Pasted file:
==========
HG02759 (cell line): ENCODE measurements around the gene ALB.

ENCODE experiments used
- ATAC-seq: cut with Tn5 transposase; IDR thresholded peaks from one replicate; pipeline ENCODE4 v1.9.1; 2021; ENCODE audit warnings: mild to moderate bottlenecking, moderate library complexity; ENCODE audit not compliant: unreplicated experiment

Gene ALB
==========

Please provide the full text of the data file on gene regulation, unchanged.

HG02759 (cell line): ENCODE measurements around the gene ALB.

ENCODE experiments used
- ATAC-seq: cut with Tn5 transposase; IDR thresholded peaks from one replicate; pipeline ENCODE4 v1.9.1; 2021; ENCODE audit warnings: mild to moderate bottlenecking, moderate library complexity; ENCODE audit not compliant: unreplicated experiment

Gene ALB